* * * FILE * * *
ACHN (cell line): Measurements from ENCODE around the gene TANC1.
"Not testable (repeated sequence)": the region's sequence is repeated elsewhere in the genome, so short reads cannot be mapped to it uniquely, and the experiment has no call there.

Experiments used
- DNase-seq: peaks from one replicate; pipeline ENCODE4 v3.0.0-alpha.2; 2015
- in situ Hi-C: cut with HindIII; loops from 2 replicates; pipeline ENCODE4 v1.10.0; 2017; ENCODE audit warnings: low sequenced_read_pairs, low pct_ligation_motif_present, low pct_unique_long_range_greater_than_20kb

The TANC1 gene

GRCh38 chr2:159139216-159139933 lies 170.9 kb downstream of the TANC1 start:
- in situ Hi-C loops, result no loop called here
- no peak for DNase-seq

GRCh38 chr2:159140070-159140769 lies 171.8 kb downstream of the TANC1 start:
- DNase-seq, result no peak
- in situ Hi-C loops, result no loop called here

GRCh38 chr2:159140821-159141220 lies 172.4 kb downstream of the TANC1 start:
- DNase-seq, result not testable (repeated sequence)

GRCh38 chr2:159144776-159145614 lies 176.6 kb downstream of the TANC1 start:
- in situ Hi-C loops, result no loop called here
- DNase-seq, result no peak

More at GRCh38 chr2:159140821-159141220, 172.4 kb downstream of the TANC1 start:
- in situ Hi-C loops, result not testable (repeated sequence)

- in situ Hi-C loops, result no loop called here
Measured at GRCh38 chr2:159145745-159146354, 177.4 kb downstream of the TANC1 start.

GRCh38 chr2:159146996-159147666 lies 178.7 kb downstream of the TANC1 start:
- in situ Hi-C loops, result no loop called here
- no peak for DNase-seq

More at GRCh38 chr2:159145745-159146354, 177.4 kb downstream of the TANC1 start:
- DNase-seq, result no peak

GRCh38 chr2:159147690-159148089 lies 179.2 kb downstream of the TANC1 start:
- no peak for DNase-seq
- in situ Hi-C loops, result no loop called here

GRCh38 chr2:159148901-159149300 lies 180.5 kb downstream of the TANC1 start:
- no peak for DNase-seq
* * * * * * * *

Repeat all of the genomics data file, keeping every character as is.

ACHN (cell line): Measurements from ENCODE around the gene TANC1.
"Not testable (repeated sequence)": the region's sequence is repeated elsewhere in the genome, so short reads cannot be mapped to it uniquely, and the experiment has no call there.

Experiments used
- DNase-seq: peaks from one replicate; pipeline ENCODE4 v3.0.0-alpha.2; 2015
- in situ Hi-C: cut with HindIII; loops from 2 replicates; pipeline ENCODE4 v1.10.0; 2017; ENCODE audit warnings: low sequenced_read_pairs, low pct_ligation_motif_present, low pct_unique_long_range_greater_than_20kb

The TANC1 gene

GRCh38 chr2:159139216-159139933 lies 170.9 kb downstream of the TANC1 start:
- in situ Hi-C loops, result no loop called here
- no peak for DNase-seq

GRCh38 chr2:159140070-159140769 lies 171.8 kb downstream of the TANC1 start:
- DNase-seq, result no peak
- in situ Hi-C loops, result no loop called here

GRCh38 chr2:159140821-159141220 lies 172.4 kb downstream of the TANC1 start:
- DNase-seq, result not testable (repeated sequence)

GRCh38 chr2:159144776-159145614 lies 176.6 kb downstream of the TANC1 start:
- in situ Hi-C loops, result no loop called here
- DNase-seq, result no peak

More at GRCh38 chr2:159140821-159141220, 172.4 kb downstream of the TANC1 start:
- in situ Hi-C loops, result not testable (repeated sequence)

- in situ Hi-C loops, result no loop called here
Measured at GRCh38 chr2:159145745-159146354, 177.4 kb downstream of the TANC1 start.

GRCh38 chr2:159146996-159147666 lies 178.7 kb downstream of the TANC1 start:
- in situ Hi-C loops, result no loop called here
- no peak for DNase-seq

More at GRCh38 chr2:159145745-159146354, 177.4 kb downstream of the TANC1 start:
- DNase-seq, result no peak

GRCh38 chr2:159147690-159148089 lies 179.2 kb downstream of the TANC1 start:
- no peak for DNase-seq
- in situ Hi-C loops, result no loop called here

GRCh38 chr2:159148901-159149300 lies 180.5 kb downstream of the TANC1 start:
- no peak for DNase-seq